oh my god
it’s because you’re evil
you can read this article here and it’s despicable and framed as a “declutter your life and get your kids to appreciate the moment~ by busting ~stuff addiction~ story
but the story goes that this mom was on a trip with her daughter and her daughter wanted a toy, and the parents said “no” and then the mom fixates on how her daughter couldn’t enjoy the ~amazing things~ they saw on their shitty family trip because she wanted to get that toy so bad.
so in retribution the mom on a cleaning spree took away not one, but every single toy her daughter had
and then began crowing about the amazing benefits that on the next trip the daughter didn’t ask for a single thing! and was quiet and manageable and shut up and “enjoyed” the moment and everything her parents wanted her to! amazing a child’s “addiction” to toys was cured!
toys are the only thing a kid owns. they are the only thing they have control over. When your kid goes to disney world or whatever with you, they are not in control even if they wanted to go. They did not choose to go to disney world. they can’t leave if they wanted to. they can’t pick how they get there, or where they go when they arrive.what may seem like “enjoying the moment” to an adult is actually “made to be a prop as a kid and dragged around when they didn’t choose to be, or to even go in the first place.”
this is not to say you can’t go someplace with your kid without it being miserable. I loved, and still love, going to museums with my family, for example. But when I was a kid, I didn’t pick to go or not. I was fortunate I had parents that listened to me and brought me places I enjoyed, rather than just brought me wherever and demanded I “enjoy the moment.” And usually, I got to buy one small thing when we went out, especially if my parents also bought things. It helped me feel like I was part of the trip.
God. I want to bring this lady’s poor kid out to that build-a-dino place and buy them their dino toy. It’s clear they tossed out what the kid actually likes and is interested in for the sake of this “declutter your life~bargain bin nameste~” horsecrap. Now the kid has nothing that’s their own and has been taught that asking for their interests is punished by everything they enjoy being taken away.
And who cares if the kid “forgets” about the toy after the trip? that doesn’t mean they never wanted it or could have done with out it. A kid is a kid, their memories don’t stretch back more than 10 years, a week or a month is a long time to them and an afternoon can change their mind. Disrespecting your kid’s wishes and taking every toy they have (and you gave them!) so they can pay attention to you and your horrible ego trips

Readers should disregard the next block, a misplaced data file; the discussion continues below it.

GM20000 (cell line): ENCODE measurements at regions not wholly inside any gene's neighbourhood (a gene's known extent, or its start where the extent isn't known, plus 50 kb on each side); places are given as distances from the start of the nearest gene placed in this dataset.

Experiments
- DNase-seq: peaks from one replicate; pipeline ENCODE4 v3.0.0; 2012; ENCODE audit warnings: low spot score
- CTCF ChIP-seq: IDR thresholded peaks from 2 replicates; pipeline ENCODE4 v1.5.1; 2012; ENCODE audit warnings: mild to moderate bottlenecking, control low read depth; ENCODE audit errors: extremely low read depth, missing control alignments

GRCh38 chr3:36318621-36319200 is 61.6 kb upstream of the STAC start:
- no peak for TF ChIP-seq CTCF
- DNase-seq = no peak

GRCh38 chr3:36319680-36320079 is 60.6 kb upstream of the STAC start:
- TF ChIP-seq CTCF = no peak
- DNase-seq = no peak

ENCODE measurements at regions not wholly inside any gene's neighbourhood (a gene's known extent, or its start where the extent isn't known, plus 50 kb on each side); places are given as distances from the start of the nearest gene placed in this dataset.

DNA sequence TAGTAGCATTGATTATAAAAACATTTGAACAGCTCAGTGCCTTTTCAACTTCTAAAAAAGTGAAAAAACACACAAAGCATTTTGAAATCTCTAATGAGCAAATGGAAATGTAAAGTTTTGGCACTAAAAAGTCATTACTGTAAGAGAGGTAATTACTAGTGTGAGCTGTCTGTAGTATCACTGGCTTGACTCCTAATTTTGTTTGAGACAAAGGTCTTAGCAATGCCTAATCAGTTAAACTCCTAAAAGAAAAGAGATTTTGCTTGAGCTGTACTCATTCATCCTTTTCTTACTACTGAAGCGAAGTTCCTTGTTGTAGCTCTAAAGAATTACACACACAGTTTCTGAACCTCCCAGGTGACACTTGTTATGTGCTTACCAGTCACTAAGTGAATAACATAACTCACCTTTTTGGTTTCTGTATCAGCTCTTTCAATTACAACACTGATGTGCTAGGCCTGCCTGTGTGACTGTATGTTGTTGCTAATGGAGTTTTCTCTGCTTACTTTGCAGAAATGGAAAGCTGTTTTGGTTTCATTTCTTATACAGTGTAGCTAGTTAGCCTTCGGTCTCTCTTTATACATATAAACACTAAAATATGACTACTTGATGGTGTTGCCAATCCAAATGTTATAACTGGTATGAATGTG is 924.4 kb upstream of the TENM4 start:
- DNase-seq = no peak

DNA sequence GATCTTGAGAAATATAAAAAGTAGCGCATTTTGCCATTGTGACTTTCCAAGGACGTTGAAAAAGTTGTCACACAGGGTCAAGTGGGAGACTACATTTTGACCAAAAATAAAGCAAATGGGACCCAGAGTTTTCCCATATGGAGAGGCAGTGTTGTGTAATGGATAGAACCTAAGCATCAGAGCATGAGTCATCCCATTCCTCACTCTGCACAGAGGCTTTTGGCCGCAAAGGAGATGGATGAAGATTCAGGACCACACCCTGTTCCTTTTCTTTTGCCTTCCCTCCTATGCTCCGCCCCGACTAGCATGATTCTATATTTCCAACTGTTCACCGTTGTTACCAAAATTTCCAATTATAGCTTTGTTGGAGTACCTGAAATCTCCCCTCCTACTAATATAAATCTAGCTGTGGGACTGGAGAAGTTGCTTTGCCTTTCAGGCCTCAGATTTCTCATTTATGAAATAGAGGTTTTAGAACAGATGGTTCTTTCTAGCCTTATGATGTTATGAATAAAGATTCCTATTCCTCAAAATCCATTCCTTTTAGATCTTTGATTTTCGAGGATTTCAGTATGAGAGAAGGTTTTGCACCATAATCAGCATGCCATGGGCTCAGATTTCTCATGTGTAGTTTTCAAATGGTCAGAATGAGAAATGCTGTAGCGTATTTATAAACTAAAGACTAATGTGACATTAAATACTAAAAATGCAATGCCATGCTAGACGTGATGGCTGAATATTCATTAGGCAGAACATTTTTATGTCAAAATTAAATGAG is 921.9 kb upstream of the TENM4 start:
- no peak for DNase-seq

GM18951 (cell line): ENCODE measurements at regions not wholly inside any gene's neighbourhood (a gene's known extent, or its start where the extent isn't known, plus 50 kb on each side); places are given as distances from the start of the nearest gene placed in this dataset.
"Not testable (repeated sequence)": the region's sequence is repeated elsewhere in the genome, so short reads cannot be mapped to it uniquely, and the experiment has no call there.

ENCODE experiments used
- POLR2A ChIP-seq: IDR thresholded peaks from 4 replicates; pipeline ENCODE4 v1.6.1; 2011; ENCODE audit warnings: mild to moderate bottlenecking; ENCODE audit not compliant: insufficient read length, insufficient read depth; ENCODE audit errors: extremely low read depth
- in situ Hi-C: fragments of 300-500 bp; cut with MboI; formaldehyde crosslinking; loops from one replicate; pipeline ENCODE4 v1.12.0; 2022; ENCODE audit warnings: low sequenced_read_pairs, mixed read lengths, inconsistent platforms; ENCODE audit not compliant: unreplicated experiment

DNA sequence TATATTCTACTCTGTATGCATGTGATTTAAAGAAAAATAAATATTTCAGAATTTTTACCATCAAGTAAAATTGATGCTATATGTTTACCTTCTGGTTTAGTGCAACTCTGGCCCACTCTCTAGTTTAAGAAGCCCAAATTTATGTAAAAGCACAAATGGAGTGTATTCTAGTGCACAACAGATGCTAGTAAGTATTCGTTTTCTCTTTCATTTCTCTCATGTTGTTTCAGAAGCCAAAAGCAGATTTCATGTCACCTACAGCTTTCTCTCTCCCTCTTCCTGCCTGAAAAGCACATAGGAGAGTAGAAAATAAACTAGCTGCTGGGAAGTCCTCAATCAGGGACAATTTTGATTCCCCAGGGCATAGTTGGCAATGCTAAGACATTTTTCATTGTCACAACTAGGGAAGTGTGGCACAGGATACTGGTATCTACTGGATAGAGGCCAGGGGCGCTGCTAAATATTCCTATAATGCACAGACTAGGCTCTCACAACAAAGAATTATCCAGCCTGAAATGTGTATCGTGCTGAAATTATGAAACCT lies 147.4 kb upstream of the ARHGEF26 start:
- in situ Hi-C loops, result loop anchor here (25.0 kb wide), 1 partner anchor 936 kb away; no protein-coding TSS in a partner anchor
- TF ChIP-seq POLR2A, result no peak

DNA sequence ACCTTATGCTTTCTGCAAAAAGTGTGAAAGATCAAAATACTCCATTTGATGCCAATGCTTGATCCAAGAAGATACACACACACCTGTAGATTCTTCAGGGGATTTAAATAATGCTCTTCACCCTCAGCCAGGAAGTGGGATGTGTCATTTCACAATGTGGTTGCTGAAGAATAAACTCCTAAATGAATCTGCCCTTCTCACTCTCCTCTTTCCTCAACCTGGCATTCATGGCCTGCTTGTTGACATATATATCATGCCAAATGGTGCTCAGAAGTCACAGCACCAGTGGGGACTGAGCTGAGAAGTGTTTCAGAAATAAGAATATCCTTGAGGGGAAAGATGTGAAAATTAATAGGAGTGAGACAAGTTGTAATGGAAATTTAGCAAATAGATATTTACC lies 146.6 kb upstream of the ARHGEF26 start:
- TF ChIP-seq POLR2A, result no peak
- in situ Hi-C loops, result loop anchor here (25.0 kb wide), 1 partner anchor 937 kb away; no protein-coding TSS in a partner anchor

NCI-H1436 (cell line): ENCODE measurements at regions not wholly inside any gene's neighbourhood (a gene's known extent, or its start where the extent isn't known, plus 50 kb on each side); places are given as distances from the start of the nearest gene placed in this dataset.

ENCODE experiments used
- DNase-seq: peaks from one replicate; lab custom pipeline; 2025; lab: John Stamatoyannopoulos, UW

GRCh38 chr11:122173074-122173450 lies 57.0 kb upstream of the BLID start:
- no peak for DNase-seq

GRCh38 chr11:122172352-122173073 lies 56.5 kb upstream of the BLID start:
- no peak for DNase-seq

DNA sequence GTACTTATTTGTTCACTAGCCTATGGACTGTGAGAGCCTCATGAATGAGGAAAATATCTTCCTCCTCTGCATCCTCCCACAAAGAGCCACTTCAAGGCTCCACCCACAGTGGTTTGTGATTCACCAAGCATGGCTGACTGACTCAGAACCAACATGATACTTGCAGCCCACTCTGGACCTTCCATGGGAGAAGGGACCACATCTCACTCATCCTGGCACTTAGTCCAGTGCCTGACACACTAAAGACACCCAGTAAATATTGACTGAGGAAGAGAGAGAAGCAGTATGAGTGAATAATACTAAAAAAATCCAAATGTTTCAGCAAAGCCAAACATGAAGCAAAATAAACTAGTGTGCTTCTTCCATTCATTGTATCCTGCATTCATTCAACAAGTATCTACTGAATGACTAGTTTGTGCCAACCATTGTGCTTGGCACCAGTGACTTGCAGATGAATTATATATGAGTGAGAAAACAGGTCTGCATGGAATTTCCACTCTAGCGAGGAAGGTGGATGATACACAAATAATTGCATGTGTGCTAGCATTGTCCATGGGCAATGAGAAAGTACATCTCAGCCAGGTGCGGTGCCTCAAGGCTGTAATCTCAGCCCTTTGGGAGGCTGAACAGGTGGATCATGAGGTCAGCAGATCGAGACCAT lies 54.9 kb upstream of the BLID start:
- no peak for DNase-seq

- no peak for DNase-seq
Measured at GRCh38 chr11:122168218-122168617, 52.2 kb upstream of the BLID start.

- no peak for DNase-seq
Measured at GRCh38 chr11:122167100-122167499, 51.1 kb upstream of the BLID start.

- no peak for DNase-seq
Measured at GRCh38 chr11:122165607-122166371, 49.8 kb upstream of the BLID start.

like this may be what she says
Had I not experienced it with my own eyes, I would’ve never believed that an addiction to stuff could be broken that quickly. The truth is that when I took all their stuff away, I was terrified at what would happen. I worried that I was scarring them for life, depriving them of some essential developmental need, taking away their ability to self-entertain.
In reality, the opposite has happened. Instead of being bored, they seem to have no shortage of things to do. Their attention span is much longer and they are able to mindfully focus on their task at hand. They color or read for hours at a time and happily spend the entire afternoon playing hide & seek or pretend.
They are far more content, able to appreciate the blessings that they do have, and able to truly enjoy the moment they are in without always having to move on to the next thing. They are more creative and patient, more willing to share, far more empathetic towards the plight of others, and, with little to fight over, they hardly fight at all.
but what happened was that now that she’s romanticizing that her kids now have fewer boundaries, fewer things to do, ask less of her (and don’t kids always have to ask less and less and less!) and don’t get to enjoy the things their peers might like + talk about.
Your kids have no concept about being more “creative and patient,” lady. Kids just do what they do and don’t have any of this romanticization of their behaviors. Your kids have to be more empathetic, because without catering to their mother or to their peers who might have toys, they don’t have their own lives to retreat to now. And sure, they can play pretend. But like, so did I. And I had toys. And just because I was still playing as a kid didn’t mean I wasn’t miserable or was ~cured~ of having no friends and being bullied. Kids do not play because they are happy or healthy. kids play because that’s all their lives contain and if you take away their toys they HAVE to find a new alternative somehow. Sad kids still play.
I wonder if she’s purposefully omitting the times that her kids being forced to play entirely in their mother’s territory with no personal boundaries have resulted in destruction of her home. But then again, these are her little angels~ who have become good kids~ when they were corrupted by the horrors of materialism~ are even capable of being miserable anymore.